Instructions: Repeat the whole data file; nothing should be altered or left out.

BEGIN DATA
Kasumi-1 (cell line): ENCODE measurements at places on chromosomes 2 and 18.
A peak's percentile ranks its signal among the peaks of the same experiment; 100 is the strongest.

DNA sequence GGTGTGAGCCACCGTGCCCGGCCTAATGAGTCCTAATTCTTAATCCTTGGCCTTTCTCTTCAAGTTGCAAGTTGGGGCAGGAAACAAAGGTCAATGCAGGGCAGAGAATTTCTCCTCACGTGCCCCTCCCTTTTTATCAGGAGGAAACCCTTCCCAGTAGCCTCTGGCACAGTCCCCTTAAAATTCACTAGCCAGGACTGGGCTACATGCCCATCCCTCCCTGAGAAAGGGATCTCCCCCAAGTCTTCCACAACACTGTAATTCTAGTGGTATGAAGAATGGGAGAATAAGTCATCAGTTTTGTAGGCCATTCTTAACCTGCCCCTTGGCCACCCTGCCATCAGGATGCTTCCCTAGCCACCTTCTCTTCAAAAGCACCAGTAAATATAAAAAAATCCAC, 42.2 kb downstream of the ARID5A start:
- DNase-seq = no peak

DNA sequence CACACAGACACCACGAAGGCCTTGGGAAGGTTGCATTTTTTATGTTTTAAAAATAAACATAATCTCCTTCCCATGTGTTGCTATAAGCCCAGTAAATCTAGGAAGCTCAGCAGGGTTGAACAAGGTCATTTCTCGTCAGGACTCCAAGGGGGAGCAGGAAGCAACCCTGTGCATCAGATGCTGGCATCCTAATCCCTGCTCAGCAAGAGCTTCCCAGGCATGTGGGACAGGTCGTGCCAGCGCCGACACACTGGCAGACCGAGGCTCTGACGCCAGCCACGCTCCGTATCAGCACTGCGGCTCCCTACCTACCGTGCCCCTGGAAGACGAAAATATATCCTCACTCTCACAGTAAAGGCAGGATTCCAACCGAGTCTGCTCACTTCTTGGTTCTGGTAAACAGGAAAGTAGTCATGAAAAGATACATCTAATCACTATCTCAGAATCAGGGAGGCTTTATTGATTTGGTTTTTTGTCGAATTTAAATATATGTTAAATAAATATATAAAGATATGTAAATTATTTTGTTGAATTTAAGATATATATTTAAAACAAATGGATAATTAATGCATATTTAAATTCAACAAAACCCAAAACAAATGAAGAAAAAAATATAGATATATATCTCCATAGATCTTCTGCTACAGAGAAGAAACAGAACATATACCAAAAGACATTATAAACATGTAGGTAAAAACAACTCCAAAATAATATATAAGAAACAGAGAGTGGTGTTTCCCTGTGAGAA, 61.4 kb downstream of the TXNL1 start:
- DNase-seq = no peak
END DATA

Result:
Kasumi-1 (cell line): ENCODE measurements at places on chromosomes 2 and 18.
A peak's percentile ranks its signal among the peaks of the same experiment; 100 is the strongest.

DNA sequence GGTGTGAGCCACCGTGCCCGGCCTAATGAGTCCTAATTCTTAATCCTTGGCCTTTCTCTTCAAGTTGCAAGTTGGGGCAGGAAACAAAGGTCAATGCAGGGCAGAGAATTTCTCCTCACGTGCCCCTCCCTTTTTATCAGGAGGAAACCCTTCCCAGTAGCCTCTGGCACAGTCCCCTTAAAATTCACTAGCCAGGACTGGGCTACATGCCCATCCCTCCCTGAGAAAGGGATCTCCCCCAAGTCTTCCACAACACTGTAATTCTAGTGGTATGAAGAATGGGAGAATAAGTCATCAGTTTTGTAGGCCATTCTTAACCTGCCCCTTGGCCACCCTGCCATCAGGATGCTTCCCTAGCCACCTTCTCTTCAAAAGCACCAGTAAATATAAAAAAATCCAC, 42.2 kb downstream of the ARID5A start:
- DNase-seq = no peak

DNA sequence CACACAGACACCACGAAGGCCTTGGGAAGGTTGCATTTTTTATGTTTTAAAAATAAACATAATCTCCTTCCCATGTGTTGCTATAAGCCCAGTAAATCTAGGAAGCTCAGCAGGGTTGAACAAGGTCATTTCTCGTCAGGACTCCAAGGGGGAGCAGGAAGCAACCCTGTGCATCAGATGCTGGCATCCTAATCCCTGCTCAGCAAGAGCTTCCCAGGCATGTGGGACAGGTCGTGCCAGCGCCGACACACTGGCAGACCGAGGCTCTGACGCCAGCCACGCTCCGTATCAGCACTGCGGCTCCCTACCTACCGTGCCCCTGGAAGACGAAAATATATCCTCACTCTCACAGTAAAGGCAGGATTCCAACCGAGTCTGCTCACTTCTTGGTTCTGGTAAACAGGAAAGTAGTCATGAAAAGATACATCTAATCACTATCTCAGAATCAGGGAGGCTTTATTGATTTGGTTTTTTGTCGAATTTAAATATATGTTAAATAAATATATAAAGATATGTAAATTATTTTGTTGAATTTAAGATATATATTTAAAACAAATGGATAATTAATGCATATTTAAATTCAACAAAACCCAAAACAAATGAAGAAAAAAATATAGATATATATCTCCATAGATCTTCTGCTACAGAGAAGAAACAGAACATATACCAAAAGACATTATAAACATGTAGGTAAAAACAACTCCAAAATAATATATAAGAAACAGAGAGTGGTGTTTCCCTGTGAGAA, 61.4 kb downstream of the TXNL1 start:
- DNase-seq = no peak